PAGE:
It's easy to fear the worst. Why should we expect conditions to improve? Things were getting worse for years -- for decades, really -- and then there was the crisis and things got even more worse. Why should we expect anything to get better now?
"In practice," a friend says, we assume that "the existing state of affairs will continue indefinitely, except in so far as we have specific reasons to expect a change." And all our specific reasons have been for the worse.
So it is easy enough to see why many articles about the economy still predict recession or continued slow growth -- and why people still read those articles.
That's fine. Prediction is only a game, anyway. Nobody knows what will happen tomorrow. I don't know what's going to happen fifteen minutes from now.
But I've been looking at graphs for a long time. And I think this is the time that I have to say it looks like something is happening. Repeating the pattern of the 1990s, the debt-per-dollar graph has fallen and is now bottoming out. It looks to be getting ready to go up again, and to bring with it a spate of good years -- again, repeating the pattern of the 1990s.
The household debt service payments graph tells precisely the same story.
So I have to say something about all this. I have to say, I expect that we will have some pretty good years, just as we had in the latter 1990s. That's what my graphs are telling me.
Today I want to look at the monthly GDP data from Macroeconomic Advisers. I have their data thru May now:
|Graph #1: Monthly RGDP since Jan 2009 with an Unresponsive H-P Constant|
Here is the same graph with a more responsive Hodrick-Prescott:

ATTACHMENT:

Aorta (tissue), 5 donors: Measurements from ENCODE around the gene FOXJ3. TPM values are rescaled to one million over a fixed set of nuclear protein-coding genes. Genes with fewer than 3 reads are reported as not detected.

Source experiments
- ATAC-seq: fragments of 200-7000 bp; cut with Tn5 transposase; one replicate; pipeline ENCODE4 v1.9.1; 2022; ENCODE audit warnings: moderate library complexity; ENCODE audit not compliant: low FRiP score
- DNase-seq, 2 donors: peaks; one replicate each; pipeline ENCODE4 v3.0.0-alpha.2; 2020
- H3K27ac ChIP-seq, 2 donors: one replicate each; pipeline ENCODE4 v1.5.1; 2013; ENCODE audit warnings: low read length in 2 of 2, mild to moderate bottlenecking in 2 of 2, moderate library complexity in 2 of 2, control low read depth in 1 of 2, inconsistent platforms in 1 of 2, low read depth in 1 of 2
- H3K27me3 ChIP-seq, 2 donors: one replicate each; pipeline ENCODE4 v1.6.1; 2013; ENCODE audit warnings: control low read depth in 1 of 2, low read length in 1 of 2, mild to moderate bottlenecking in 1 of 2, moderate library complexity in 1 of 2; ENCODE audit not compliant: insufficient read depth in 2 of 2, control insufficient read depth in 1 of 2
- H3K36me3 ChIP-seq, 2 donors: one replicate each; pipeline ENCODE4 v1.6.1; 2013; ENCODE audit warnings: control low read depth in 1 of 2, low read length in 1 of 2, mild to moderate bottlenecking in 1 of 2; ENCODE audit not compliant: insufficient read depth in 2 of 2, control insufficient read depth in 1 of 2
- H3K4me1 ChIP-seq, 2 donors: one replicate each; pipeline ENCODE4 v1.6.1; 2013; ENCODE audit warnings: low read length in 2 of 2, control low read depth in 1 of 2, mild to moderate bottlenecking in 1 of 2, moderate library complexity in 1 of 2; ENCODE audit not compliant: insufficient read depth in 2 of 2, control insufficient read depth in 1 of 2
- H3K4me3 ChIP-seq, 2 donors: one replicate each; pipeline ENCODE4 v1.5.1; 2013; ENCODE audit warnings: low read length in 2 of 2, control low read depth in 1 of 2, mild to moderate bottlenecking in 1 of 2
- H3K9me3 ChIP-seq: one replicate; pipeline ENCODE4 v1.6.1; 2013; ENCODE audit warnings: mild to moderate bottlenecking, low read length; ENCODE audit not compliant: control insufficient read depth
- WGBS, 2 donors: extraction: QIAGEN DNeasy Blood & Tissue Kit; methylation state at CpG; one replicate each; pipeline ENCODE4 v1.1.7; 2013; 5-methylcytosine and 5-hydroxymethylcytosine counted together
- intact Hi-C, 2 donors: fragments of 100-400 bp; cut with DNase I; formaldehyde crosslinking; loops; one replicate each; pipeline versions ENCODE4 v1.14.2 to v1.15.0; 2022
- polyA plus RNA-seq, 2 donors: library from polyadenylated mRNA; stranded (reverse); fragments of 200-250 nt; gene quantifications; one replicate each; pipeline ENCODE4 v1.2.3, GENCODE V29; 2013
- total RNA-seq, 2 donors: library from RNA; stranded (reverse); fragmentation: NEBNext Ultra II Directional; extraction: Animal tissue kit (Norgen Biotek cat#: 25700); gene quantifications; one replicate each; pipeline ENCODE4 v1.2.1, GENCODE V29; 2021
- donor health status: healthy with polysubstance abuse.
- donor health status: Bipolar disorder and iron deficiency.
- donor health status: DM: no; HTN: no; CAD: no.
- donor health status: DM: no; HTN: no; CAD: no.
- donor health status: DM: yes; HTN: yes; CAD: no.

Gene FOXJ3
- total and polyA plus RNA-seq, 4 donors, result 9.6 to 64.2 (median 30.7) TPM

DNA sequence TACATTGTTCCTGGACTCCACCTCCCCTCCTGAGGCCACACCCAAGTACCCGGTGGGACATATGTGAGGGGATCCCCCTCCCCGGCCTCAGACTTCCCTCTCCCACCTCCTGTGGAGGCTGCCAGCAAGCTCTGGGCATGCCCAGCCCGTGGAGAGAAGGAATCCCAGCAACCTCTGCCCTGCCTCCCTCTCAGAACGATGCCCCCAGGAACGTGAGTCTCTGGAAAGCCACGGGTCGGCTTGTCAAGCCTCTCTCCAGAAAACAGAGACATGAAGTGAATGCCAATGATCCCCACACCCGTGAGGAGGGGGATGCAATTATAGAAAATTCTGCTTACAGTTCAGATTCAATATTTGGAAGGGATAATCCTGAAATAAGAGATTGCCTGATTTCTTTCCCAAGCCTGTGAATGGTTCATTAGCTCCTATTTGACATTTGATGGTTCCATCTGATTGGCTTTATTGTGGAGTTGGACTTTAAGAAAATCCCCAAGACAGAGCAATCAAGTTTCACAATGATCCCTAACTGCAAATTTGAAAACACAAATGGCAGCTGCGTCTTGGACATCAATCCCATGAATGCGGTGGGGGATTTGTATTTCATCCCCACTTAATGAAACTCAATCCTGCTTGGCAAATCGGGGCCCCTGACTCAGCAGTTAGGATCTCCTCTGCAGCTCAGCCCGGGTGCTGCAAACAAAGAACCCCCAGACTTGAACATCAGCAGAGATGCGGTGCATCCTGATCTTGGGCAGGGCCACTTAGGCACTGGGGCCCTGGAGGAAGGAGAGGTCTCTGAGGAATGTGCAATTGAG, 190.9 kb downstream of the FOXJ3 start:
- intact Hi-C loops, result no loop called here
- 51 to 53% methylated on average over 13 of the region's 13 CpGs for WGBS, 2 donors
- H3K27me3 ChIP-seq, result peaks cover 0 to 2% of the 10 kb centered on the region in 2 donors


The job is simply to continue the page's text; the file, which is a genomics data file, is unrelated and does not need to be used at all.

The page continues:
|Graph #2: Monthly RGDP since Jan 2009 using a More Responsive H-P Constant|
Look at the red line. Assume it shows what the blue line is trying to show us.
Look at the red line. It peaks in mid-2010 during our initial recovery from the global financial crisis and recession of 2009. There is another peak in mid-2012, and another in late 2014.
Judging by the red line, the 2012 peak is lowest of the three. The 2014 peak is approximately as high as the 2010 peak -- and maybe twice as long. That is significant.
Now consider the lows. The low of 2013 is lower than the low of 2011. So it is pretty easy to think we might see a trend of decline. If two points make a trend, I mean.
You might point out that the most recent part of the red line is heading downhill, heading for a third low point. Fair enough. But the current low is not as low as the 2013 low, and looks to be not even as low as the 2011 low. This low is going to be higher than those other two. That says uptrend.
Those other two lows were not recessions, by the way.
And don't forget, Hodrick-Prescott lines have "endpoint" problems. Our data ends in May of 2016, and our red line is overly influenced by the data near that date. I'm saying the end of the red line is lower than is justified by the data, because of the endpoint problem. So the current low is not going to be very low at all, I expect.
I expect the red line to bottom out about where it is now on the graph, then to go up about as much as it did from the 2013 low to the late 2014 peak -- about 1½ percentage points above the 2.0 level. Just by eye. I'm saying the red line will peak next at around a 3.5% annual growth rate. Then higher after that, my graphs tell me. And no recession is in sight. Not for several years.
But, you know, I don't make predictions.